The Department announced on September 29th $2.4 million in grants to support continued research and evaluation of important and emerging social policy issues associated with the nature, causes, correlates, and effects of income dynamics, poverty, individual and family functioning, and child well-being. The three grantees for the area centers are the University of Wisconsin at Madison, University of California-Davis, and Stanford University.
In June 2011, ASPE announced the availability of funds for the poverty research center program. The announcement continued ASPE's longstanding support of poverty centers. These centers will focus on issues of national significance to further enhance the understanding of the nature, causes, correlates, and effects of poverty, and programs and policies to ameliorate it.
Poverty Research Centers
University of Wisconsin-Madison
This grant will support the Institute for Research on Poverty (IRP), whose research agenda will cover three topical themes. The first, Economic Self-Sufficiency, will examine factors affecting employment and wage growth, the role of the work-based safety net in reducing poverty, and the role of financial literacy in self-sufficiency. The second theme, Family Change and Poverty, will focus on the relationship of family complexity to poverty and public policy and on the relationships among child maltreatment, parental income, and subsequent economic outcomes. The third theme, Intergenerational Transmission of Poverty, will examine how poverty and inequality affect children and youth, the social and biological processes behind the intergenerational transmission of poverty, and effective policies and programs to reduce it. Each theme will be examined through an integrated set of research, training, and dissemination activities. IRP will sponsor research, national conferences and workshops, and a related seminar series addressing each theme. The proposal highlights the basic and applied poverty research expertise of IRP'S multidisciplinary faculty and its established infrastructure. IRP will continue its training and mentoring activities for junior and visiting scholars and graduate students, including the Summer Research Workshop, and will expand outreach to undergraduates and to faculty at other institutions. Dissemination activities will include publication of the newsletter Focus, an electronic brief called Fast Focus, a website, podcasts, and the IRP Discussion Paper series. IRP will continue to increase and diversify the corps of poverty researchers, disseminate research to varied audiences, and collaborate with other researchers, government agencies, policymakers, and practitioners.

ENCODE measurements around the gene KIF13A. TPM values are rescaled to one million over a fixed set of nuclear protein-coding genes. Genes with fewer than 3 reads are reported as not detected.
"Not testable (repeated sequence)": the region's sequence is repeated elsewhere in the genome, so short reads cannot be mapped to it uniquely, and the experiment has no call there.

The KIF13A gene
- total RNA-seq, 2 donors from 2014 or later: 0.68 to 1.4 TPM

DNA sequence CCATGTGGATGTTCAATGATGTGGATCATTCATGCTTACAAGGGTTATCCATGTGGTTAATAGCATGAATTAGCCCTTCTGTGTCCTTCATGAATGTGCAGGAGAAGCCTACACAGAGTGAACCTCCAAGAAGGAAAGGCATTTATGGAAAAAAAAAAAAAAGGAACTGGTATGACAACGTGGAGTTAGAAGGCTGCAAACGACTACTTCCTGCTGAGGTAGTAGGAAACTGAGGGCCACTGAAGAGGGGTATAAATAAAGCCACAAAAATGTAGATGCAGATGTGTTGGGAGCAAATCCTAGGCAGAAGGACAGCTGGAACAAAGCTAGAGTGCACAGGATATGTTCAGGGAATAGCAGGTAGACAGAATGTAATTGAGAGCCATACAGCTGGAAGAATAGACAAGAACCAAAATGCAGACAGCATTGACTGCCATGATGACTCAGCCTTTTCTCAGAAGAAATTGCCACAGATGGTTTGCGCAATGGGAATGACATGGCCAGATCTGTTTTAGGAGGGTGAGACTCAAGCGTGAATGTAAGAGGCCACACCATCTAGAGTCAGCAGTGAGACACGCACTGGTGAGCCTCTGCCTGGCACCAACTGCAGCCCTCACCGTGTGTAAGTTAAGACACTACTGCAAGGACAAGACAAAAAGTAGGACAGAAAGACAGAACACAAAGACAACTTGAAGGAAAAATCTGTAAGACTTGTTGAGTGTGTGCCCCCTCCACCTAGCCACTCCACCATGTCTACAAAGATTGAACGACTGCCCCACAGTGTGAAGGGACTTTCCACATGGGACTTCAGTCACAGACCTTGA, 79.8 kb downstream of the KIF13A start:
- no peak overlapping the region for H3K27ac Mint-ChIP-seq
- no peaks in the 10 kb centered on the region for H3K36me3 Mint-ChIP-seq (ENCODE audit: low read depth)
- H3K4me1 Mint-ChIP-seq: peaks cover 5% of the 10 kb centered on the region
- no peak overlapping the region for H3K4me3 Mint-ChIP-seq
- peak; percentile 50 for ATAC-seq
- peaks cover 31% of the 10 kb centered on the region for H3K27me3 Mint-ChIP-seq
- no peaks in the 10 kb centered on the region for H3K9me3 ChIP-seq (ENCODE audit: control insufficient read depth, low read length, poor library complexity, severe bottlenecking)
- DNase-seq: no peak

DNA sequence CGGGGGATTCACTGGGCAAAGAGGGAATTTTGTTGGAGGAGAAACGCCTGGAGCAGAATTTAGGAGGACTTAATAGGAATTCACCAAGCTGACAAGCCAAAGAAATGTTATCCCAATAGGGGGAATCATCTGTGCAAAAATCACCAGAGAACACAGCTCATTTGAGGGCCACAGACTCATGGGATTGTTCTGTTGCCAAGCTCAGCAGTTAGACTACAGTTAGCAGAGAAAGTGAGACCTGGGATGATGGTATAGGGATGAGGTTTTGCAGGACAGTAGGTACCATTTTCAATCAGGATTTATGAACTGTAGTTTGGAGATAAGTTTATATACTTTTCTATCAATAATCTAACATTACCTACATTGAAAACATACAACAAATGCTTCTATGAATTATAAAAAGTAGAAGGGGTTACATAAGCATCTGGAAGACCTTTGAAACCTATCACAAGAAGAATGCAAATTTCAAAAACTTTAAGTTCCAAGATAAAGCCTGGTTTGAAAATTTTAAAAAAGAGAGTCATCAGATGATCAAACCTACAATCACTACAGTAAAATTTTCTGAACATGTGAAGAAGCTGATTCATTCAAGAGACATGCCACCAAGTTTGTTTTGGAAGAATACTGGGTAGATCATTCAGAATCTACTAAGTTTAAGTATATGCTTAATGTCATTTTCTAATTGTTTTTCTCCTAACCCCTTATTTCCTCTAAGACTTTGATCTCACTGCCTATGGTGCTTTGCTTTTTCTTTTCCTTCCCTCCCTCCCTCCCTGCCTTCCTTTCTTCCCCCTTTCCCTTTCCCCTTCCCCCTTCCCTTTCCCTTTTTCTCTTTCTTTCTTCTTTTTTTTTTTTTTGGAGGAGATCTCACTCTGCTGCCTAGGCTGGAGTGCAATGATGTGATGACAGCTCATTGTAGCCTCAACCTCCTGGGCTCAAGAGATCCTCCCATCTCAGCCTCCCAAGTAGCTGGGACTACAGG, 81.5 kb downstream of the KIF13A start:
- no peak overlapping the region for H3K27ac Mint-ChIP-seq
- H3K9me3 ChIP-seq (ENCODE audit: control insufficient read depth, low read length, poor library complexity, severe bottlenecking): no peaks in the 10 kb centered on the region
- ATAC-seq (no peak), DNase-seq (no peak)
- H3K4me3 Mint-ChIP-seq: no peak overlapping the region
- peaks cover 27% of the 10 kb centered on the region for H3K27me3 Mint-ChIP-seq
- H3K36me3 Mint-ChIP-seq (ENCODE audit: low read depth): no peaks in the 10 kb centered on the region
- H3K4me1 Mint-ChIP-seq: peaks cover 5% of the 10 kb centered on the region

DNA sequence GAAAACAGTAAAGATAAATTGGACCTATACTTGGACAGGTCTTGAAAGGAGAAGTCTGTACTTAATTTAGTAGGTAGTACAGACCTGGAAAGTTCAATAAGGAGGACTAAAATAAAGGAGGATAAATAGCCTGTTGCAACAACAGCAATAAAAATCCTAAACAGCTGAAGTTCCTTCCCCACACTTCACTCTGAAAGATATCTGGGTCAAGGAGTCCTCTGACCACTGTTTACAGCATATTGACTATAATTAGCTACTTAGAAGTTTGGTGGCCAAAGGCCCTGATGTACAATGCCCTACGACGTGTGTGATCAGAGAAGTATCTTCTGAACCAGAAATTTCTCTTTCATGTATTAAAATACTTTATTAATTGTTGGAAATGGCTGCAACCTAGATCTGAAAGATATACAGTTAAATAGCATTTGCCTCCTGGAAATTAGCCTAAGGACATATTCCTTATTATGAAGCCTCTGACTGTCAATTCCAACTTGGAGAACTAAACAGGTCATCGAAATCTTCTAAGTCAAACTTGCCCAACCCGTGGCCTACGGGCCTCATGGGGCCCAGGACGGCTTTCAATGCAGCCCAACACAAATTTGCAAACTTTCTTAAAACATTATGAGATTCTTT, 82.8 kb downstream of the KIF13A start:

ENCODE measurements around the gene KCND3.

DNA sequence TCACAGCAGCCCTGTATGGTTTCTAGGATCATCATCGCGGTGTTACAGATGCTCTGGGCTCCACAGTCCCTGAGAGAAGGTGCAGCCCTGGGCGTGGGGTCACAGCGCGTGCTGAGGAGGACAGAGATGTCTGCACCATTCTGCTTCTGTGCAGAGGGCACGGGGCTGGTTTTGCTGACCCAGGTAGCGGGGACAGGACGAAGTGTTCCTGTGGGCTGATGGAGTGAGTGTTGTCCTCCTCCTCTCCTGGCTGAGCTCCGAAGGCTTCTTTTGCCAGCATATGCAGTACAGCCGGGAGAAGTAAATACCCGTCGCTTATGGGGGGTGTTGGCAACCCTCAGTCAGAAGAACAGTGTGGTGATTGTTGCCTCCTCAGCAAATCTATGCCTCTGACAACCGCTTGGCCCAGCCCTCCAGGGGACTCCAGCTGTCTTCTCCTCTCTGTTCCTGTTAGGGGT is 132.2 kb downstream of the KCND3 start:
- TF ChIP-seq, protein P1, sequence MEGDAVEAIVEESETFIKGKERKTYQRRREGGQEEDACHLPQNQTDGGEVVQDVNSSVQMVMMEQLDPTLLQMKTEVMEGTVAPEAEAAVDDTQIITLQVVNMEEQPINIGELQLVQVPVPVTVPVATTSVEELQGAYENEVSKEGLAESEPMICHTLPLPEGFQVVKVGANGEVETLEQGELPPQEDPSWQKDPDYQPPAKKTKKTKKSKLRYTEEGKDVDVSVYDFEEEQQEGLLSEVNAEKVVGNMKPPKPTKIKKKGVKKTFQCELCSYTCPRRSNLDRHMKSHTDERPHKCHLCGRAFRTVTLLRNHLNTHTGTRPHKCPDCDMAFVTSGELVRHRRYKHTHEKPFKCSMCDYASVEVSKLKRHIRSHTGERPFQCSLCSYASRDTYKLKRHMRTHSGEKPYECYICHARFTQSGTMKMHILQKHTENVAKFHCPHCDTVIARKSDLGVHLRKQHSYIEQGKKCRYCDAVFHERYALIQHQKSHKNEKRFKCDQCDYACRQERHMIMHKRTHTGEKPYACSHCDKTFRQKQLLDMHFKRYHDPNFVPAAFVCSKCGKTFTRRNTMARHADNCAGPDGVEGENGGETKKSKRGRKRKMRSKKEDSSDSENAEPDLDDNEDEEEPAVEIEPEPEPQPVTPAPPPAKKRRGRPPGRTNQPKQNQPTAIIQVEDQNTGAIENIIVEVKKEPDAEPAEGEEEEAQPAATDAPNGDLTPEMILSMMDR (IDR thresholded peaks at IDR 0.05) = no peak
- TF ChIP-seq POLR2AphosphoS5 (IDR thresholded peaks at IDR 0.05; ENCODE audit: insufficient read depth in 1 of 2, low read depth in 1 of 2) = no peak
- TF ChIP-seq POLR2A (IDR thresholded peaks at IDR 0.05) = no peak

University of California-Davis
This grant funds the UC Davis Poverty Research Center (UCDPRC). The UCDPRC will be built around a capacity-building research agenda focusing on (a) labor markets & poverty; (b) the non-cash safety net, especially education & health policies; and (c) children & the intergenerational transmission of poverty. The Center will also investigate how each of these priority areas intersect with immigration and poverty. To engage graduate and undergraduate students in studying poverty, UCD will develop a series of undergraduate seminars, a joint graduate-undergraduate course in poverty, and hands-on research training opportunities for graduate students in a number of disciplines. The proposal also includes an extramural grants program. UCDPRC plans a two-pronged dissemination strategy: 1) training and encouraging Center affiliates and students to publicize their research findings broadly, and 2) using direct outreach methods by working with (and expanding on) existing campus-based dissemination methods.
This grant will provide support to the Poverty Research Center at Stanford University specializes in monitoring recent trends in poverty and other distributive outcomes. The program will focus in its first year on measuring and explaining trends in (a) poverty, (b) income inequality, (c) social mobility, (d) educational access and achievement, (e) welfare program usage, and (f) the effects of the recent recession and possible recovery. In each of these research areas, there are major unresolved issues of measurement or data, issues that our research groups in these areas will be taking on. The program will also build a new website hub, http:/www.povertytrends.org, that delivers the trend data and research output of the program. The hub will present research on poverty and inequality trends as well as a graphing utility that allows visitors (e.g., journalists, students, academics) to track key trends by accessing a carefully developed archive of time series. We will further develop two affiliated website hubs, one that focuses more explicitly on the effects of the recession on poverty and inequality (http://www.recessiontrends.org), and another that focuses on poverty, inequality, and welfare use in California (http://www.c-well.org). The output of our core research groups will be publicized via the Center's signature outlet, Pathways Magazine, which we will now be using to feature research from all three ASPE centers. The research groups, each led by a distinguished scholar of poverty and inequality (Michael Hout, Robert Mare, Gary Solon, David Betson, Kathy Edin, Henry Brady, Bruce Owen, C. Matthew Snipp, Sean Reardon), will be joined by postdoctoral fellows appointed by the Center, emerging scholars who are winners of the Center's grant competitions, and Stanford University graduate and undergraduate research fellows. We will seek final approval from Stanford University to establish an affiliated undergraduate minor and honors program in the 2011-12 academic year (from which future undergraduate research fellows will be drawn).